On the other hand, eliminating lawn from areas where it grows poorly due to intensive tree roots and deep shade from your maples does make sense. Looking for local examples or getting suggestions from a good local nursery on better plants and methods to use them may prove more fruitful.

    Bookmark   August 5, 2012 at 11:44AM
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Well, one plant that I have which I actually hate, and kind of sorry I got started, but which would be ideal for this application, is Lamiastrum, aka Lamium (I guess it was recently moved back into the genus Lamium). I hate it because it is uber-agressive and smothers out everything herbaceous around it in a few seasons. I made the mistake of letting it escape into perennial borders and now I fight it, it's hard to kill without consistent effort.

But I do have it in the original area under trees and shrubs in an island bed in poor clay soil, where it thrives, and it does make a great groundcover under there, no weeds at all, and it looks attractive all season unless there is severe drought, in which case it looks ratty and dies back earier than normal, but springs right back with water.

If you are looking for a straight green groundcover this isn't it, because it is heavily silvery-green-gray variegated. Does have attractive yellow early spring flowers typical of mint family plants.

    Bookmark   August 5, 2012 at 1:01PM
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karinl(BC Z8)

I think when people contemplate ground cover, they always work within the assumption that the plant must crawl/root along the ground. But in fact, any plant that covers the ground (or any THING for that matter) at even a fairly high level can function to cover the ground and thus suppress weeds.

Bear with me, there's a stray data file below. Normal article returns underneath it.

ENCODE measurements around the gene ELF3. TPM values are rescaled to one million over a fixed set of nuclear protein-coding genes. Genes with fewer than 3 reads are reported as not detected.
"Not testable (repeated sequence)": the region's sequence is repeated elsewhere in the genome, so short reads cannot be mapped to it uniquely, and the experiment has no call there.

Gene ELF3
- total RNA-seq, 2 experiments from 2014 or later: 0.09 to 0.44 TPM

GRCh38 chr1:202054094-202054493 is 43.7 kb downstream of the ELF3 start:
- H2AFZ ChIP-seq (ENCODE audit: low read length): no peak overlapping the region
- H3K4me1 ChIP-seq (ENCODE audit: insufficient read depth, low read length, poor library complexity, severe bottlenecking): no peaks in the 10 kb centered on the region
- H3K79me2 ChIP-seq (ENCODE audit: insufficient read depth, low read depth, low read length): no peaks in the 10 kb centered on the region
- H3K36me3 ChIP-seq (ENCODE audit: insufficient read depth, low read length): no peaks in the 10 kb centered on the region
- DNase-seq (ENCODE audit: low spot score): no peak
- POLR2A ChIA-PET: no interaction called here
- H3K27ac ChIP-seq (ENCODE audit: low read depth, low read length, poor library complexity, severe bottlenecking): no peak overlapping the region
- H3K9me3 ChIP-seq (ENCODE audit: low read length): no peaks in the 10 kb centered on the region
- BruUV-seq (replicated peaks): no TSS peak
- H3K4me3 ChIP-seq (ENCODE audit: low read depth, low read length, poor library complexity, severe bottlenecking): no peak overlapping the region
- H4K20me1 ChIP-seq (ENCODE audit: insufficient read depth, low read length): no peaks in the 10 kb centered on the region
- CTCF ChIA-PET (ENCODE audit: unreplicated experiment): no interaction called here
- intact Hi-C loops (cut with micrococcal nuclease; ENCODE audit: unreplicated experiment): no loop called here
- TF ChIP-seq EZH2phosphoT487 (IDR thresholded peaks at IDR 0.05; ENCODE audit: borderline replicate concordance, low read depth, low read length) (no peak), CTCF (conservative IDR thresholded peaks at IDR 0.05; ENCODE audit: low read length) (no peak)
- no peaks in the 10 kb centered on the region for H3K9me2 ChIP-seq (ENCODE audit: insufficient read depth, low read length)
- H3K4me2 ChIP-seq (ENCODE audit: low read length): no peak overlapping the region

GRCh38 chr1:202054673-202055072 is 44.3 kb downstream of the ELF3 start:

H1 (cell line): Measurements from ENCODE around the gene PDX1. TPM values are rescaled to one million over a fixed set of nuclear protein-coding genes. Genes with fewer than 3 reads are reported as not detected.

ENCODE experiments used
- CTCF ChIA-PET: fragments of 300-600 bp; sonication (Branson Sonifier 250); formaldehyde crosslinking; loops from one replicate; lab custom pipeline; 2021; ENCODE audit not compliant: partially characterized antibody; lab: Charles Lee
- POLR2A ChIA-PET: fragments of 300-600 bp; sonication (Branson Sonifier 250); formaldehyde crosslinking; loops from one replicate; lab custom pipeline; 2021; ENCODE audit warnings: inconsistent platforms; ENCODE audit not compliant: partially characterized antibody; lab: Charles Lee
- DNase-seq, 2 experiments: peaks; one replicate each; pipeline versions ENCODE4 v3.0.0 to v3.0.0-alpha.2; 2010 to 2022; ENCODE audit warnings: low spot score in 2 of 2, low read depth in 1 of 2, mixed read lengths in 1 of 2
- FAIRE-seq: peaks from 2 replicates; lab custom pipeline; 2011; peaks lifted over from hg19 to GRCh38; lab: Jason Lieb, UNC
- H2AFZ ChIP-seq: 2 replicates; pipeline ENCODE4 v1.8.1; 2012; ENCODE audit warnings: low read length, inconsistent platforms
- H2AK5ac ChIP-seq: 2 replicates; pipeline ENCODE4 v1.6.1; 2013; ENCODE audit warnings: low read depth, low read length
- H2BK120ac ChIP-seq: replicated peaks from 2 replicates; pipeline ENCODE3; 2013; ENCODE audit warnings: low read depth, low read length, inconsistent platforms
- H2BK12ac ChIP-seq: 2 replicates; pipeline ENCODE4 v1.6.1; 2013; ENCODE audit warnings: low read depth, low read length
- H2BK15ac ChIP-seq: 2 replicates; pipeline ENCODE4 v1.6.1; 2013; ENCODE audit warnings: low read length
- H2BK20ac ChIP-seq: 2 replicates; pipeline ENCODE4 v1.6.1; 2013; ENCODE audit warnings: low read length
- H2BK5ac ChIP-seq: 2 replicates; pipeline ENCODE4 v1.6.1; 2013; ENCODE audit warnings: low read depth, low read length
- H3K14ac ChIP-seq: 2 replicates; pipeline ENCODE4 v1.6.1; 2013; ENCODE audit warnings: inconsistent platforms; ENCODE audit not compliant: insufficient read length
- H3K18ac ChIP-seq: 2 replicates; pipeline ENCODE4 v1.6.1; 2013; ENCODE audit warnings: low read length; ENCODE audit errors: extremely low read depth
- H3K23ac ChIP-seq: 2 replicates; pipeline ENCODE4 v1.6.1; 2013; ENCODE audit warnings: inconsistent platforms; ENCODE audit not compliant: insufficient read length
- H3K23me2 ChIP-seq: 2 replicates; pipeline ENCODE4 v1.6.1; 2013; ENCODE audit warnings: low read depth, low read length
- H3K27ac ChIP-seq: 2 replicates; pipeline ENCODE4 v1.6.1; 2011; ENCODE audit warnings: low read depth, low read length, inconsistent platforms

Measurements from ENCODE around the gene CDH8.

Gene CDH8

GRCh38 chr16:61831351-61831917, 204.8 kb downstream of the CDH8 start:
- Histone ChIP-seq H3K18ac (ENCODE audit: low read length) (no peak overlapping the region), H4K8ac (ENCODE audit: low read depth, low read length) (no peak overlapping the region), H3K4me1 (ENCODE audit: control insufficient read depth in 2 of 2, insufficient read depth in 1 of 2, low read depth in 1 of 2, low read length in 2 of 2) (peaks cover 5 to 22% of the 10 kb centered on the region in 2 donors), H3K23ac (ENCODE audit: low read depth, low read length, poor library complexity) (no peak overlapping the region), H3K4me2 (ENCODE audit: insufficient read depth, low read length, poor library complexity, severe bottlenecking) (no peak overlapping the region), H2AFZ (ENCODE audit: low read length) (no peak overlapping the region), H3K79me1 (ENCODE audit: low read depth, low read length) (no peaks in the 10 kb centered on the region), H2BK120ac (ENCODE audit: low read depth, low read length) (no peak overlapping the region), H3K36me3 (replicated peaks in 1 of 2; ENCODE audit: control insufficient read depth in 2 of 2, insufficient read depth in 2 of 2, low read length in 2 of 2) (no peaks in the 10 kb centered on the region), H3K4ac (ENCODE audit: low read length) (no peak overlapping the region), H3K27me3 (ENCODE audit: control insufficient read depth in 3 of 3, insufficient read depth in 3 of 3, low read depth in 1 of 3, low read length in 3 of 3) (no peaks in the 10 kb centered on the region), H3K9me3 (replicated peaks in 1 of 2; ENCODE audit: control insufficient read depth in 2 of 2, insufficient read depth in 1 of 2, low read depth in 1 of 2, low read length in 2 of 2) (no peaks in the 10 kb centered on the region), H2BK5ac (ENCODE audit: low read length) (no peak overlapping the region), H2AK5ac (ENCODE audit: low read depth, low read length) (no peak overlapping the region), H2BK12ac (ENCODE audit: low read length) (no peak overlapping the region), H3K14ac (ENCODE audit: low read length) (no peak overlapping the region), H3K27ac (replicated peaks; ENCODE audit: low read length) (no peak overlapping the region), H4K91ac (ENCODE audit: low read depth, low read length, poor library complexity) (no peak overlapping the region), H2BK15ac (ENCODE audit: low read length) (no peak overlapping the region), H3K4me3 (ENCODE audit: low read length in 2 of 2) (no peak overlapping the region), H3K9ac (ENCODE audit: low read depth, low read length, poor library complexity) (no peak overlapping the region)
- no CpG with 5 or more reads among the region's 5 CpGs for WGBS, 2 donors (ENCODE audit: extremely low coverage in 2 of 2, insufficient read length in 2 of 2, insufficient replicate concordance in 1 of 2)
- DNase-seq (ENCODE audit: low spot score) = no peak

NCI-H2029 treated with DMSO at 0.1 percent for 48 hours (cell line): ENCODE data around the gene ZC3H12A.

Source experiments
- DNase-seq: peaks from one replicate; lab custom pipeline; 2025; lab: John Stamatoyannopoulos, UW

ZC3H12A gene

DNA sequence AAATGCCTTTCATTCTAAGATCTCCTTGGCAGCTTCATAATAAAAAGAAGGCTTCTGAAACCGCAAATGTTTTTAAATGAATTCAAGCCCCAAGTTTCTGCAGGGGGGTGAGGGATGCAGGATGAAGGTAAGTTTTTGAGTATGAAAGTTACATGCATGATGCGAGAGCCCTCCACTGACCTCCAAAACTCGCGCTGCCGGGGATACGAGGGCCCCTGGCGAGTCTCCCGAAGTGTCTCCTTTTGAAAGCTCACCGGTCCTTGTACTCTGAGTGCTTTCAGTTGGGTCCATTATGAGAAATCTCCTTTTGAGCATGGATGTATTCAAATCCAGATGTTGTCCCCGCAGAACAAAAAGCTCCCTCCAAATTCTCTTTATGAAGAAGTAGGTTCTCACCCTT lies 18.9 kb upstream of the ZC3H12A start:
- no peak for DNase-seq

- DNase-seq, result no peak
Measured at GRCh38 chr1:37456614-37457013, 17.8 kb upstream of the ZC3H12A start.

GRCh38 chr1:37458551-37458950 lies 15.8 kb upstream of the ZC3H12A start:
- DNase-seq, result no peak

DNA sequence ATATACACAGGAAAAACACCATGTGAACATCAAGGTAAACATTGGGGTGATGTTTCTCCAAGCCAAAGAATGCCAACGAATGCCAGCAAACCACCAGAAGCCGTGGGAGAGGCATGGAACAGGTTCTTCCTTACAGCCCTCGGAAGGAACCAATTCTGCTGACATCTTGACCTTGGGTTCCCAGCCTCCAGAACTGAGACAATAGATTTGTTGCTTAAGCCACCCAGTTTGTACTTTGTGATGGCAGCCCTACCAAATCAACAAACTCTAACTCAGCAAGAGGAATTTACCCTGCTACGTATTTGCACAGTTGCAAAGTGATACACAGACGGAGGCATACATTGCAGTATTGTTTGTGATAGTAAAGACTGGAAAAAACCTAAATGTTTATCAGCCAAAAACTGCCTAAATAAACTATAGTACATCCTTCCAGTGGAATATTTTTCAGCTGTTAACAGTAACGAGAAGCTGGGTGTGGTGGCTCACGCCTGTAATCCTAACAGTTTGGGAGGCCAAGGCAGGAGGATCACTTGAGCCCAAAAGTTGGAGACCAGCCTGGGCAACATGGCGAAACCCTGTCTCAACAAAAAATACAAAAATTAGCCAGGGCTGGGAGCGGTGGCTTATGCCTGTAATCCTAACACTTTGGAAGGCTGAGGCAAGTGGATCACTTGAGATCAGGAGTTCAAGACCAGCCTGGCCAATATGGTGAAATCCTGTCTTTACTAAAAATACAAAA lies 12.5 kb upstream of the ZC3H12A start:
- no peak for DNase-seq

My favourite examples are always juniper and microbiota, which cover at ground level. But look under a huge rhododendron sometime, or some other shrub with low branches left to expand (or under a trailer that has been parked on dirt) and you will see little or no weed growth, just bare dirt. Many tree canopies serve as well - we get queries without number on the forum here from people asking what they can plant under trees because it is so bare. Lesson: canopies at a variety of heights will shade the ground and thus "cover" it.

When your brain begins at "grass" and explores "ground cover," one always thinks of about 6 inches above the ground. But in most cases, there is considerably more airspace above where the lawn was, and it can be used to much better OVERALL effect to shade the ground than a creeping plant can.

Karin L

    Bookmark   August 5, 2012 at 1:52PM
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White clover?

    Bookmark   August 5, 2012 at 4:28PM
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woodyoak zone 5 Canada(5b)

IMO there is no grouncover that has the equivalent functional utility of grass with respect to keeping the space available for active recreational use, foot traffic, etc. In the situation you describe, perhaps a better idea would be to assess where the grass does best and leave that (smaller) space as a lawn, planting the rest in a mix of plants (groundcover, perennials of various height, shrubs, understory trees) suitable for the shade, soil, water conditions that you have.

    Bookmark   September 18, 2012 at 9:15AM